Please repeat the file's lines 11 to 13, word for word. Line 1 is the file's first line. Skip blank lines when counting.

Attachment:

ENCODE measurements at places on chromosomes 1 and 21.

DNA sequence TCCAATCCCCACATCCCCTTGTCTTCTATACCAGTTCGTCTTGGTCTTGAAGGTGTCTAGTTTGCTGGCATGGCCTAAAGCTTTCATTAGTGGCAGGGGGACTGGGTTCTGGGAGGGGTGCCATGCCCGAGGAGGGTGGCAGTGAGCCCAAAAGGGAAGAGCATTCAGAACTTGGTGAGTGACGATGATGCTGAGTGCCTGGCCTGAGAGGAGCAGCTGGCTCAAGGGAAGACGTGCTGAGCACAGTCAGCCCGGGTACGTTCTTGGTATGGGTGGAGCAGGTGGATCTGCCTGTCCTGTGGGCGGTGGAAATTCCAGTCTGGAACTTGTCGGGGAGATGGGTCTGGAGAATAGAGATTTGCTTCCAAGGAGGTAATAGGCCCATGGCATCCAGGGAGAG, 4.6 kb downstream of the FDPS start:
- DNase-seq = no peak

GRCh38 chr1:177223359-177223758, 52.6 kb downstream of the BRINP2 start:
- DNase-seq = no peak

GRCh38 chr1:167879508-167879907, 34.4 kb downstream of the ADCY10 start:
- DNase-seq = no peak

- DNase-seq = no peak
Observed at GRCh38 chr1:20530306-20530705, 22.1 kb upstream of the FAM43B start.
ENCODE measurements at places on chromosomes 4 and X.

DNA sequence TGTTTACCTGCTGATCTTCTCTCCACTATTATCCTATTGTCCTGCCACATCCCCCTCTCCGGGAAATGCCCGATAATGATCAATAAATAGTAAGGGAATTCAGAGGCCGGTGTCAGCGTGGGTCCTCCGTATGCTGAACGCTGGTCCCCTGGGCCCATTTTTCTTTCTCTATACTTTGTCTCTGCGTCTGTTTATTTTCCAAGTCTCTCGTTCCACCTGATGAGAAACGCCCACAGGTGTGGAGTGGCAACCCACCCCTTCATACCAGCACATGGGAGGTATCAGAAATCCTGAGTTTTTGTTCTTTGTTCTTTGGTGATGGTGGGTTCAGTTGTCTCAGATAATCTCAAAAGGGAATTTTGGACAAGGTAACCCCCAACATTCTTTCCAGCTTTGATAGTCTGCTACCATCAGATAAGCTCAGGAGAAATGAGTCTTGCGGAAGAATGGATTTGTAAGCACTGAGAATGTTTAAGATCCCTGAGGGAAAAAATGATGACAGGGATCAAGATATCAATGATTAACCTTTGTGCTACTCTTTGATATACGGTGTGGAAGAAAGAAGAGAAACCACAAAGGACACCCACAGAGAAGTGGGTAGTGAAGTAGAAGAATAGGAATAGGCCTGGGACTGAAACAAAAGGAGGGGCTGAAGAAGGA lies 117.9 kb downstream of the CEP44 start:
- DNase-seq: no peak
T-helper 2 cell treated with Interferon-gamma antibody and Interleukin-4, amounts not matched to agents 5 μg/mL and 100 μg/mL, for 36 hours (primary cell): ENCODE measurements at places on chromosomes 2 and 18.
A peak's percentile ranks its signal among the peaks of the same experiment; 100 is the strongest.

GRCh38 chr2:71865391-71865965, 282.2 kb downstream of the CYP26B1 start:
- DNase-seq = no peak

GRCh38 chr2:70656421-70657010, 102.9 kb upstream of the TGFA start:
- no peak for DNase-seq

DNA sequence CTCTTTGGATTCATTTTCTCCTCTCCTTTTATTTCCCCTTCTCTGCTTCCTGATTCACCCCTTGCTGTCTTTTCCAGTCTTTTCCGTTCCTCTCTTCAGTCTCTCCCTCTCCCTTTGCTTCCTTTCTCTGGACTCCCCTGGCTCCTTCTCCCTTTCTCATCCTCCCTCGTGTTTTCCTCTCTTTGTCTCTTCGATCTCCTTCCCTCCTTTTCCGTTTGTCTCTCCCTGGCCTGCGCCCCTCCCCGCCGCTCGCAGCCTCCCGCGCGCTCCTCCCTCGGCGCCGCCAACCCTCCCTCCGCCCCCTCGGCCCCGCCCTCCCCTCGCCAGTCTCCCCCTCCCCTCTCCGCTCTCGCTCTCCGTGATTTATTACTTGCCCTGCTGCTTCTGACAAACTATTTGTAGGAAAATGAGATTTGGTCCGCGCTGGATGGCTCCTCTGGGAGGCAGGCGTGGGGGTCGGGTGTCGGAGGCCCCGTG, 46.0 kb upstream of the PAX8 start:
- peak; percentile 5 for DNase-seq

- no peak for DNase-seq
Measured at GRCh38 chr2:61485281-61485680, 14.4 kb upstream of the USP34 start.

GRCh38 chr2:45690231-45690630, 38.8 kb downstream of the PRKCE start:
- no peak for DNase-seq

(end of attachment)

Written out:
DNA sequence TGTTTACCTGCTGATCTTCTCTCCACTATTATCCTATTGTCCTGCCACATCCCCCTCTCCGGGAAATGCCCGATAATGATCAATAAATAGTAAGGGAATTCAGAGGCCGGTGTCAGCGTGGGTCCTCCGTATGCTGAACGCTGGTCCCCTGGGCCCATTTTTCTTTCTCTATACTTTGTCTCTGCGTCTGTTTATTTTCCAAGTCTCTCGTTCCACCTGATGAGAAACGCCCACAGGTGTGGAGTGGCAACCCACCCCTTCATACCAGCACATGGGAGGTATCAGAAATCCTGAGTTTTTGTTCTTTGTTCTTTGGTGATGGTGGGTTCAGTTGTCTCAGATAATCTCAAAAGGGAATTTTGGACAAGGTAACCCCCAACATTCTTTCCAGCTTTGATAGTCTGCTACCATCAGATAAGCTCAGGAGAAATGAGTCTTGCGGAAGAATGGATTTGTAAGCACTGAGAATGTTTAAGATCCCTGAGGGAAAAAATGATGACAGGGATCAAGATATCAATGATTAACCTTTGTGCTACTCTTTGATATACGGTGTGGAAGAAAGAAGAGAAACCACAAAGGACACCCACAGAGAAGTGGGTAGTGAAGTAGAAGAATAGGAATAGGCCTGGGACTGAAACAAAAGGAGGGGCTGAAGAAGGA lies 117.9 kb downstream of the CEP44 start:
- DNase-seq: no peak
T-helper 2 cell treated with Interferon-gamma antibody and Interleukin-4, amounts not matched to agents 5 μg/mL and 100 μg/mL, for 36 hours (primary cell): ENCODE measurements at places on chromosomes 2 and 18.